When we think of great collectors who have left their marks on the canon of art history, we think (or ought to think) of (in no particular order): Charles I, Rudolf II, Isabella d’Este, Cosimo de Medici, Baron Eli de Rothschild, Catherine the Great, Baron H.H. Thyssen-Bornemisza, J.P. Morgan, Nelson A. Rockefeller, and, Henry Flagler… among others.
Their access to staggering wealth aside, one of the defining characteristics of these men & women was their uncompromising devotion to acquire only the best objects for their collections. That is objects that were not solely identified by either their media or periods of production but by their aesthetic and historic values.
Hence, contrary to what wealth managers would like us to believe, diversifying one’s artistic investment is not a new idea! Paintings, sculptures, architectural plans and models, historic & contemporary cartography, decorative objects from Ancient Greece to China, numismatics, furniture, buildings, naturalia, arms and armor, wunderkammer (cabinet of curiosity), and, of course, schatzkammer (cabinet of jewels)… – to count just a few groupings of artistic productions from throughout the ages – were the ‘stuff’ that informed their practice of collecting and patronage.
One of the biggest challenges of majority of American art patrons’ (or buyers’, if you will) appreciation for very idea of ‘collecting’ (if not patronage – another unnecessarily confused term) is that it is formed by a deeply flawed understanding of the ‘art market.’ It is mind boggling how so few media reporters (I mean ‘critics’) and trade publications acknowledge the fact that a great part of their experts’ expertise is based on little more than their ability to paraphrase press releases that are distributed by the top 3 or 5 auction houses about the most recent sales of the top 30 or so modern and contemporary artists. This claustrophobic definition is further narrowed by artists that are primarily painters.
Don’t get me wrong. I adore painting – its very form, its creative processes, its non-reproductive nature, and all the palpable qualities that make viewing a painting an irreplaceably sensual experience. And, have I mentioned how much I love the stench of turpentine – though, sadly, these days they are made odor-free? In any case, the point is that I do love painting. However, as the daughter of an artist – let alone an academically trained art historian -, I also know enough as not to artificially squeeze the idea of art inside an antechambers of the hugely problematic art market.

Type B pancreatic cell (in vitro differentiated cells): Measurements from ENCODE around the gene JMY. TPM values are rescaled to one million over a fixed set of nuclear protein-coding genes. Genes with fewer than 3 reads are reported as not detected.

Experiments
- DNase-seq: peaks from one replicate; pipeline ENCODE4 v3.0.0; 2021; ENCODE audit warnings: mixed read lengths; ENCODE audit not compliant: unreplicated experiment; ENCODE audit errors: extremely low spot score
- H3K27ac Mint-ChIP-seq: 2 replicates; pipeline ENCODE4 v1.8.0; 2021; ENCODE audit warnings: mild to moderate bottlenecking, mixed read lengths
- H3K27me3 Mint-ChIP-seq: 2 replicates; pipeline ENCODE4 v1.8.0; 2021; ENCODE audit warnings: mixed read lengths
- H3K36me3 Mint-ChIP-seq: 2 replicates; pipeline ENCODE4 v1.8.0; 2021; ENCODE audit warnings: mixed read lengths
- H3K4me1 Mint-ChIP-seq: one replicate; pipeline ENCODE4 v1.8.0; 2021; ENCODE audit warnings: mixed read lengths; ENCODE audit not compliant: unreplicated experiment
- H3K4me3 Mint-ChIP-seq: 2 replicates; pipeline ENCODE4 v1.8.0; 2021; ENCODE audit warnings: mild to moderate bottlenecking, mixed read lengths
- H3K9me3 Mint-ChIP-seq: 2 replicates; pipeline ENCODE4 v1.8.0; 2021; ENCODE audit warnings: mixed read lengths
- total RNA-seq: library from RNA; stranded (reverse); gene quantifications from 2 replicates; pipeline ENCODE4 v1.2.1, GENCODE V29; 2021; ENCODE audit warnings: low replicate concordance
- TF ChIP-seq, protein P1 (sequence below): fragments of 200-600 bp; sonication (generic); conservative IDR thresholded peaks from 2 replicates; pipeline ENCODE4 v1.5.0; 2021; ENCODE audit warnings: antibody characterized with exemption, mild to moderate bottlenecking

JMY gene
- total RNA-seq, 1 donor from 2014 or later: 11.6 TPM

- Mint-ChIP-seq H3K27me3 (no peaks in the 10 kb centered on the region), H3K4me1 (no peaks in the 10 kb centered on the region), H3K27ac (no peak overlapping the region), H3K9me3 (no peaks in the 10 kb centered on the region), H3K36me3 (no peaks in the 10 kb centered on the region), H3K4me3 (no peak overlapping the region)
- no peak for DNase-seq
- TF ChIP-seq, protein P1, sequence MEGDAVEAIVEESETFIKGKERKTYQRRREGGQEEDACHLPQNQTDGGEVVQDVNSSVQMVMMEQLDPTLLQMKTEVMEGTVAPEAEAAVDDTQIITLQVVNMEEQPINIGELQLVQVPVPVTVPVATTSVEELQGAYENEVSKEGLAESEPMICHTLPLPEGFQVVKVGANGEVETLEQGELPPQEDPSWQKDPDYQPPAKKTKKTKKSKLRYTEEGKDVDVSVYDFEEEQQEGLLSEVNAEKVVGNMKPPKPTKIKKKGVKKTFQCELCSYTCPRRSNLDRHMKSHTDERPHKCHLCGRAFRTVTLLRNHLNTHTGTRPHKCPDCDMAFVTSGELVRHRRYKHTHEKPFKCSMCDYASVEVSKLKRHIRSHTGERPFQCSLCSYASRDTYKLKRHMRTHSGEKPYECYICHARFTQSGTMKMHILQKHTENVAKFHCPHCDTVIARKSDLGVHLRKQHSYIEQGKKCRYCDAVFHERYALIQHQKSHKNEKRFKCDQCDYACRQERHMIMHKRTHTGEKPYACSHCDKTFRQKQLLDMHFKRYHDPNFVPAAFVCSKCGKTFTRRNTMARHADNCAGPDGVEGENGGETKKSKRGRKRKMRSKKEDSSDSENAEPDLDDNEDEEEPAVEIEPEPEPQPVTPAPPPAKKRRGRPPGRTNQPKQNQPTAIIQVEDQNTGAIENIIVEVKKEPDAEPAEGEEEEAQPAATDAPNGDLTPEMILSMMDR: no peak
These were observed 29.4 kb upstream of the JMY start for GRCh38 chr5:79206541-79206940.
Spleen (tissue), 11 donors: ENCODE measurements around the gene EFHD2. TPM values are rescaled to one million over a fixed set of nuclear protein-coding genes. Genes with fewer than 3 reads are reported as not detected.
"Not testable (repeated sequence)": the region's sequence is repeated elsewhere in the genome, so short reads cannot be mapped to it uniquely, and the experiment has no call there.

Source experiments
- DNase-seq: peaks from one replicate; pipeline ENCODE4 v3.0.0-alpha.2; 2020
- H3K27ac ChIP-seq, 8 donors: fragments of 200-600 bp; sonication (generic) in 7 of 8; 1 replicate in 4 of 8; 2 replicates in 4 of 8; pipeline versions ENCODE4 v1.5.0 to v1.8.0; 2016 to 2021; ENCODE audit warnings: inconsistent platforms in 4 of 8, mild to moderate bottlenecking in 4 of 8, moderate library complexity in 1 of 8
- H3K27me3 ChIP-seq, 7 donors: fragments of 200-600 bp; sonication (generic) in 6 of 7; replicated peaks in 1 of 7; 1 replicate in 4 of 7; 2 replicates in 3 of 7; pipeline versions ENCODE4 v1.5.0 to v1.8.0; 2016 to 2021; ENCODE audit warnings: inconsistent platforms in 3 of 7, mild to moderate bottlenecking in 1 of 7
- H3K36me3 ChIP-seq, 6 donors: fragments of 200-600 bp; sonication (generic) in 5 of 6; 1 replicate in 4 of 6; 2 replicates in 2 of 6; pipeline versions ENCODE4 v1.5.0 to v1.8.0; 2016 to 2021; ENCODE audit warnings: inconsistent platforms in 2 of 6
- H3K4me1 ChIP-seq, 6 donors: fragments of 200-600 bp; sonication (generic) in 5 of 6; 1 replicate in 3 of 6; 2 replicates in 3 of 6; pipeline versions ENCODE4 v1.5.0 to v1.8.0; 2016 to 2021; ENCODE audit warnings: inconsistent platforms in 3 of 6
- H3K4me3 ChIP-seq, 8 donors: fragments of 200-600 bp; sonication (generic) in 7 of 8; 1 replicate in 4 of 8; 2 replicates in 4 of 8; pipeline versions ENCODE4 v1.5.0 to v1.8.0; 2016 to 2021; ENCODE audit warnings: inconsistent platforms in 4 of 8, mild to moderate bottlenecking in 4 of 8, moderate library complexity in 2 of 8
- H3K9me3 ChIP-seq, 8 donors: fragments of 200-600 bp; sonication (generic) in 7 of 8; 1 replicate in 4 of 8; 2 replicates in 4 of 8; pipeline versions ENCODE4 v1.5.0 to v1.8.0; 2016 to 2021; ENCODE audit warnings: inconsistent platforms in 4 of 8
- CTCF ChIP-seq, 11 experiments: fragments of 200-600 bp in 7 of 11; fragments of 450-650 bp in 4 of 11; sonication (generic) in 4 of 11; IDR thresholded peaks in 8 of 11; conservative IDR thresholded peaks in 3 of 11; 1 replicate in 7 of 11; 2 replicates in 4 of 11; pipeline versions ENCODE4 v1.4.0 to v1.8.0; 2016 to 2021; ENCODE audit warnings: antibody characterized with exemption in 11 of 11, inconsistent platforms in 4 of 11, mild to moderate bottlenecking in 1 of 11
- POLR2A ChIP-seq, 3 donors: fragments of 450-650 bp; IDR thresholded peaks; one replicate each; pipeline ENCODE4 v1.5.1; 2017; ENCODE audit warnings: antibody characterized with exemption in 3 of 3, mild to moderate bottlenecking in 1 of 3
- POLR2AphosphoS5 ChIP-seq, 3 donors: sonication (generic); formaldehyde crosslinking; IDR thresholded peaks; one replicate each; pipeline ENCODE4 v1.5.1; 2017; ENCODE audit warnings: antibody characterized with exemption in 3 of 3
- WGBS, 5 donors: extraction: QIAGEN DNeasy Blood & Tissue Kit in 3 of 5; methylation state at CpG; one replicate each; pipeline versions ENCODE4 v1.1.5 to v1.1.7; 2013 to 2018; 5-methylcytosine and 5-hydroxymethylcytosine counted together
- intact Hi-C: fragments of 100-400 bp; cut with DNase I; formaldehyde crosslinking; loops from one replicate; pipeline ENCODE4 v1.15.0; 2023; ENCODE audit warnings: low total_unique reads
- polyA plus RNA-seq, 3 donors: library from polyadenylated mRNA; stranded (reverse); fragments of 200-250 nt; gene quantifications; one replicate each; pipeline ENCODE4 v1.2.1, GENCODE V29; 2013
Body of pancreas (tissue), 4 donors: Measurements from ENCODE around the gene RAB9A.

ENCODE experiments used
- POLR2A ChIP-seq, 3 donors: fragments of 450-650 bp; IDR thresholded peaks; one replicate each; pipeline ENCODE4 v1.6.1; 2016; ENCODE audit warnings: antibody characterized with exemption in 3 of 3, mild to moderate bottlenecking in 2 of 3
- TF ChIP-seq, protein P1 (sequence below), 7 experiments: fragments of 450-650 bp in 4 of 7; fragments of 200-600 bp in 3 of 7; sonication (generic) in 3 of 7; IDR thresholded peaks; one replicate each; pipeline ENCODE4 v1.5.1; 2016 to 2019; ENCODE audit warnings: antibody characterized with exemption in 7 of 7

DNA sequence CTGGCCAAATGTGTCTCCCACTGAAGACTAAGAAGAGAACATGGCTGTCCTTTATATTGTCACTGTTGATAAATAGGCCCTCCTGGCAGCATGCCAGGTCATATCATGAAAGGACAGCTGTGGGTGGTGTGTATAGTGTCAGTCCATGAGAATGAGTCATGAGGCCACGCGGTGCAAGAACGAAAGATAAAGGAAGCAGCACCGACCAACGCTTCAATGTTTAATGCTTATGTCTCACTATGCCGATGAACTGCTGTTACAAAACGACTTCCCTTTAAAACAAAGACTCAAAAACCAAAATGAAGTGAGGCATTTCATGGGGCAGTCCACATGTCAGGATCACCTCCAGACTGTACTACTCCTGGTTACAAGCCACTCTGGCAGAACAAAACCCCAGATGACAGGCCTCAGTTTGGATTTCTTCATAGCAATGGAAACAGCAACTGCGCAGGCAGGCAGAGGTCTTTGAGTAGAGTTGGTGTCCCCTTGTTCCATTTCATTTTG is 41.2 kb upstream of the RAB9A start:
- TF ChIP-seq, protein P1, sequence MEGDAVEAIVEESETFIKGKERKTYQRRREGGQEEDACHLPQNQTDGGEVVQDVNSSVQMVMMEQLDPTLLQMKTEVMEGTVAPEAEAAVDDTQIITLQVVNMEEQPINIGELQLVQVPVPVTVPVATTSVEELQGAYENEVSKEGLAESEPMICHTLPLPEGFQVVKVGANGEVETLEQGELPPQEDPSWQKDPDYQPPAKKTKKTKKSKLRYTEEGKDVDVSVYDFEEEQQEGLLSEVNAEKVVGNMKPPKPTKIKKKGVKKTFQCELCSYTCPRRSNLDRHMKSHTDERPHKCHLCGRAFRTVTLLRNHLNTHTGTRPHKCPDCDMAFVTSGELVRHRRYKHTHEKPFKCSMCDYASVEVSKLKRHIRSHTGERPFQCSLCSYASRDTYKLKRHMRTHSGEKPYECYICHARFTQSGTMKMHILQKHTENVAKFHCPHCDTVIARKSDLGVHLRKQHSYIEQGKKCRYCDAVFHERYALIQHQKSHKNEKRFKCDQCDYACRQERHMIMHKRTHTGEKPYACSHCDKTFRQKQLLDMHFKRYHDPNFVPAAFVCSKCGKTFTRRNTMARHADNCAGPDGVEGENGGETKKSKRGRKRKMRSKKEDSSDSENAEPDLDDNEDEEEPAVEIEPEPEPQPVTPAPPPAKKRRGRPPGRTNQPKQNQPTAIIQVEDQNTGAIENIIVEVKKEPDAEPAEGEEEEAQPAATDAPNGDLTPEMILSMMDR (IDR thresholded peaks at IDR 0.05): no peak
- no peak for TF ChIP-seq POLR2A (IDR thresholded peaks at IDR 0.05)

Given the depressing narrow-mindedness of certain dominant elements in the art world, it is not surprising for us to read reviews of an art and antique fair in which exhibitions of mid 20th century silverware, for example, are referred to as knick-knacks – or was it bric-à-bracs? This is a cringeworthy reflection of (high? really?) art media’s appreciation for an art form that is not made up of paint on canvas – or of multiplied copies of a work – by a brand name artist whose exuberant prices are based on no other criteria than its creator’s ephemeral celebrity status.
I have no intention of introducing the rich and fascinating historiography of the artificial division between ‘fine arts’ and ‘crafts’ in this little blog post. However, I highly encourage you to pursue this engrossing social art historical research if only for the pleasure of reading tales about often engaging and, at times, amusingly off-putting, characters.
By the way, I am certain that most of you have noticed my elimination of contemporary names of exceptional collectors of our age from the above list.
There are a number of basic reasons for this exclusion: